When presented with a screening offer, people might reasonably respond in various ways. Some might judge the trustworthiness and personal relevance of a screening offer on the basis of the initial communication; others might habitually seek and follow the advice of a trusted health professional; and others might want to evaluate research evidence for themselves—at least for some tests. It should be feasible to respond to these varied preferences even when communications are necessarily standardised to some extent. For example, mailed invitations from national screening programmes can encourage people to consider whether they would like more information and tell them where to find additional resources and personal support.
This approach respects autonomy because it encourages and enables people to consider screening offers carefully. Although it can incorporate strong recommendations, it does not close down opportunities for thoughtful refusals of screening. For example, practitioners will avoid presenting screening as routine16 or necessary and will ensure people feel they can safely say they do not think a test is right for them. The consider an offer approach can facilitate informed decision making about screening, providing summary information about the benefits and harms of screening to all and decision aids with more detailed epidemiological information to those who want them (figure⇓), but it does not assume that autonomous choice or informed decision making will always require every individual to work through detailed statistics for themselves.
Because it accepts the reality of intellectual outsourcing18 and the importance of trust, the consider an offer approach makes people vulnerable to manipulation: trust can be both inappropriately placed and abused.21 However, this vulnerability is arguably no greater than with the be screened approach. Consider an offer provides some protection by discussing the basis of recommendations or offers, facilitating assessment of the trustworthiness of those who make them, and raising questions about the adequacy of the information supplied. The further protection that the analyse and choose approach offers by encouraging rational personal decisions based on detailed data on outcomes is not practical for many.
For screening programmes backed by agencies such as the National Screening Committee, the consider an offer approach should not adversely affect uptake of broadly effective tests. Communication consistent with this approach should help people to recognise when providers are trustworthy. In contrast, the be screened approach might lead to mistrust over time if people come to realise practitioners have underplayed the downsides of screening.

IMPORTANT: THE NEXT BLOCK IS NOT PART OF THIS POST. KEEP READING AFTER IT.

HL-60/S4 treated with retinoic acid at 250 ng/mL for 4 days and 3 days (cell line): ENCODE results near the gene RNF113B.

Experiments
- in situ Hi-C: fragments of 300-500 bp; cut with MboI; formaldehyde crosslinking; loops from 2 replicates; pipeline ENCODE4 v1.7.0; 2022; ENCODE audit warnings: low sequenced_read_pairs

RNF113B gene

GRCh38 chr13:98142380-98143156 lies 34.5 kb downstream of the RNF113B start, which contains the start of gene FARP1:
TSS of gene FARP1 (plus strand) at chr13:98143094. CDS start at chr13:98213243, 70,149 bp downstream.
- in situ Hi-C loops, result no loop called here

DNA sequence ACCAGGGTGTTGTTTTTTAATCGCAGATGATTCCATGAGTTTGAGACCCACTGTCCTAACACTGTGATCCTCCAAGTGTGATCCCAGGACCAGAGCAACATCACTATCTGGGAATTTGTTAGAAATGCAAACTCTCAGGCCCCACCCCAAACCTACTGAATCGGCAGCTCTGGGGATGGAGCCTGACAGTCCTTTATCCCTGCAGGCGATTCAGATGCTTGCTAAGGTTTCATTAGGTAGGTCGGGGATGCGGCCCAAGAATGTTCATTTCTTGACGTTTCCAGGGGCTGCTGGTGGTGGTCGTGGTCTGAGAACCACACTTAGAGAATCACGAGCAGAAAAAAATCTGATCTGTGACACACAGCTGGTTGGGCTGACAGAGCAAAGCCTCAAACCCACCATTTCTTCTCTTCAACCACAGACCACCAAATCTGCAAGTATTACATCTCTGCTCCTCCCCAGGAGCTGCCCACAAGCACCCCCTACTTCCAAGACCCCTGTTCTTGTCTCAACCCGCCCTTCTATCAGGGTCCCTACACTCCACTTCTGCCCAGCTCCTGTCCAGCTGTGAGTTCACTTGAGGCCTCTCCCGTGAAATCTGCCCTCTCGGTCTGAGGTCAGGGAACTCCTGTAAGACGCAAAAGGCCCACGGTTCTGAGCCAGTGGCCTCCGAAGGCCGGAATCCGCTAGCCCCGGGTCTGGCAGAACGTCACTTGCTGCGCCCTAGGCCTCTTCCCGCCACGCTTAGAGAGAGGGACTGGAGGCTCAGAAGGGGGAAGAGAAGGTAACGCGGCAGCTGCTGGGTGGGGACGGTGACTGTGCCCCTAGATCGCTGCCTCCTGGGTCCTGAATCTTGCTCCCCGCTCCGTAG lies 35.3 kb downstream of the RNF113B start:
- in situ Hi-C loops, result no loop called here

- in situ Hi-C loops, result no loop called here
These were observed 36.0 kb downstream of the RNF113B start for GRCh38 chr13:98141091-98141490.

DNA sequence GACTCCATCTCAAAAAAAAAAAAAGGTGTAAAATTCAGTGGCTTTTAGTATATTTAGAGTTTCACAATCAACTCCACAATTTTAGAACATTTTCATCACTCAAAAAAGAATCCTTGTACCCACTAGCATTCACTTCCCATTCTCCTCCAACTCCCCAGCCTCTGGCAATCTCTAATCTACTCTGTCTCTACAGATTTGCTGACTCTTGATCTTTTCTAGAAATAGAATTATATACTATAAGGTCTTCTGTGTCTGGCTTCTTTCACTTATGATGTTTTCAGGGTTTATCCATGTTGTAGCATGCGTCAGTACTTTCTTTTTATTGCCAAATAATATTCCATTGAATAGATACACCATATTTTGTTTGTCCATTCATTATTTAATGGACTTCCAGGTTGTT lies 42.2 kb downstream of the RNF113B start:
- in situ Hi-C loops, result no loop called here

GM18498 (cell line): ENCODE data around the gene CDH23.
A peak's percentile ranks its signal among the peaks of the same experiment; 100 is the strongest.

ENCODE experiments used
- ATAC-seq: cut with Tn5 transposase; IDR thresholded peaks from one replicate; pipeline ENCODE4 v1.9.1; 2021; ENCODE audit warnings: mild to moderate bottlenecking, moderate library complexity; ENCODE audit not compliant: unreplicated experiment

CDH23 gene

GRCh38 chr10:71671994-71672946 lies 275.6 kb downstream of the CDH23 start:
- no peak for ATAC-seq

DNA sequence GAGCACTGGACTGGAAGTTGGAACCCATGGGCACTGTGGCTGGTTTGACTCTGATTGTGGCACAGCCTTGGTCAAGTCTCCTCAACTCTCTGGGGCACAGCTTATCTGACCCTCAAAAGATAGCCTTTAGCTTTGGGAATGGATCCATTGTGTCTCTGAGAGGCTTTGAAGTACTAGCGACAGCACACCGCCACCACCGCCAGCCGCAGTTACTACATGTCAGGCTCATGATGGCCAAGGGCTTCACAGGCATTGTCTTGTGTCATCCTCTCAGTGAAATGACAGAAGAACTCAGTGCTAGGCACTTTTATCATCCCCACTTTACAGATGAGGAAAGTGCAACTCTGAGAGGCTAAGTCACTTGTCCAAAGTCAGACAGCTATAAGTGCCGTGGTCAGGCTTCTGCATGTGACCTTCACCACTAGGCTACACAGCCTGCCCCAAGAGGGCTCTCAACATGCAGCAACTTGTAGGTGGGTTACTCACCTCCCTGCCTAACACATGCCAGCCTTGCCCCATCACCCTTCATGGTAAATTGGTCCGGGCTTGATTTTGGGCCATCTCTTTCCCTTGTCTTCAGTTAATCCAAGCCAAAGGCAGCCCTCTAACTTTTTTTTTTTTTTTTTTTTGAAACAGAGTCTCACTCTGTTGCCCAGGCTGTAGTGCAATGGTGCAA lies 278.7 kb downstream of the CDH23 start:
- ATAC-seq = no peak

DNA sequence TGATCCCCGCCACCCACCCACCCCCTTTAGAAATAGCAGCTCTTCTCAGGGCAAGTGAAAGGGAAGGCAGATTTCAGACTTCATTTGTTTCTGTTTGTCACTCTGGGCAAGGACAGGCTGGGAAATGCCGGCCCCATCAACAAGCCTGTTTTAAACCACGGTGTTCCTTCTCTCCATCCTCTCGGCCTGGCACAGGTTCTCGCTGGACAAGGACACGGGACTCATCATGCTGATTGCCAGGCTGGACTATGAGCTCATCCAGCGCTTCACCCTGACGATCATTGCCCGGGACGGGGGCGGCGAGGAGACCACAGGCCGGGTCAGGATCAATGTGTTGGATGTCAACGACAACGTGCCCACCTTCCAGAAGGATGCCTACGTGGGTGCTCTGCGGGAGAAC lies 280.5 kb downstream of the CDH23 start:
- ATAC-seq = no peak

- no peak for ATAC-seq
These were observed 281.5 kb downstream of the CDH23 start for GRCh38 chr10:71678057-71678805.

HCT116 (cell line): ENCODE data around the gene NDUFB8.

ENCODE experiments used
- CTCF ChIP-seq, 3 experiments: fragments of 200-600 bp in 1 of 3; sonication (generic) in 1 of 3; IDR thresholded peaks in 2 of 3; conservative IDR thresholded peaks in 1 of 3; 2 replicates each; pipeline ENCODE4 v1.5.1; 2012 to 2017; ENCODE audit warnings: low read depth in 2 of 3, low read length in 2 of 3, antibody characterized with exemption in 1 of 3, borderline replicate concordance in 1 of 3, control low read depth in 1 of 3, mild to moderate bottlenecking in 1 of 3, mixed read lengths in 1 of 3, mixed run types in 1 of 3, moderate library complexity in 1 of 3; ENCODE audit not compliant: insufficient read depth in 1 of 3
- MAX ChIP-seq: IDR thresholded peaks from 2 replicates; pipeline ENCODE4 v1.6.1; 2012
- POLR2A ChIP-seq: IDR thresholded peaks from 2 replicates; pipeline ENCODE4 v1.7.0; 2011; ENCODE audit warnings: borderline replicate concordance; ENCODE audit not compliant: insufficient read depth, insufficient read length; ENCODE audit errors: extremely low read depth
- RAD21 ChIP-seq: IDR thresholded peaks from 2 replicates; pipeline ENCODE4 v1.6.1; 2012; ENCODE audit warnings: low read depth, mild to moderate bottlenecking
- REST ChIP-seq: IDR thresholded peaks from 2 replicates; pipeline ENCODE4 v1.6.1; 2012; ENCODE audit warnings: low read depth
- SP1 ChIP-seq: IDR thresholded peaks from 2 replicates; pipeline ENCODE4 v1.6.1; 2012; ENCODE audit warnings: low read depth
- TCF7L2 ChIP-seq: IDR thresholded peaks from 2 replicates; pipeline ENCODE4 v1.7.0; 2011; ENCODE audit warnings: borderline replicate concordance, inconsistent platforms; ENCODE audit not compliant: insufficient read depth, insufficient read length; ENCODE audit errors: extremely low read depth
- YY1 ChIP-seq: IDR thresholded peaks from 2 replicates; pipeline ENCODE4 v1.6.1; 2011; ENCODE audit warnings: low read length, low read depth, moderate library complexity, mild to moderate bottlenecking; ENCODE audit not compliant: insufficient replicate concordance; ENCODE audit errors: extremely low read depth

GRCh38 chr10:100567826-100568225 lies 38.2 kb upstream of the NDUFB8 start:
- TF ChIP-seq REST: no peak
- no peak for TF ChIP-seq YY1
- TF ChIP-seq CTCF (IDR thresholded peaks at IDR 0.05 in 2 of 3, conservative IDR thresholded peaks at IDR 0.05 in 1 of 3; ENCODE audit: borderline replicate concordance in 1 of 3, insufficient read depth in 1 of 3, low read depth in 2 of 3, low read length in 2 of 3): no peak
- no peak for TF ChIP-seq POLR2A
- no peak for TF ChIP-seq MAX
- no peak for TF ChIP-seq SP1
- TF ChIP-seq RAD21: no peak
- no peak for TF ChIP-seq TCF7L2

The consider an offer approach is less demanding on those eligible for screening than the analyse and choose approach, but it puts more onus on providers to communicate in a range of ways to meet diverse information needs. Some programmes already use features of consider an offer—for example, information about newborn bloodspot tests presents recommendations and explanations and points out that tests are not compulsory.22 But if the approach is found to be successful, health service agencies will need to develop more resources to support adoption by front line health professionals.
Cite this as: BMJ 2008;337:a1591
Contributors and sources: The article originated from a seminar VAE gave to the Screening and Test Evaluation Program at the School of Public Health, University of Sydney in September 2007, supported by National Health and Medical Research Council [Australia] program grant 402764 and a University of Sydney international visiting research fellowship. The ideas were developed in subsequent discussions, telephone conference calls, and email exchanges. These drew on the authors’ experiences of developing, evaluating, and thinking critically about information resources relating to screening and on their familiarity with relevant literature. VAE had the original idea for the article and drafted the manuscript. All authors contributed significantly to the content and to improving structure and clarity. VAE is guarantor.
Competing interests: None declared.
Provenance and peer review: Not commissioned; externally peer reviewed.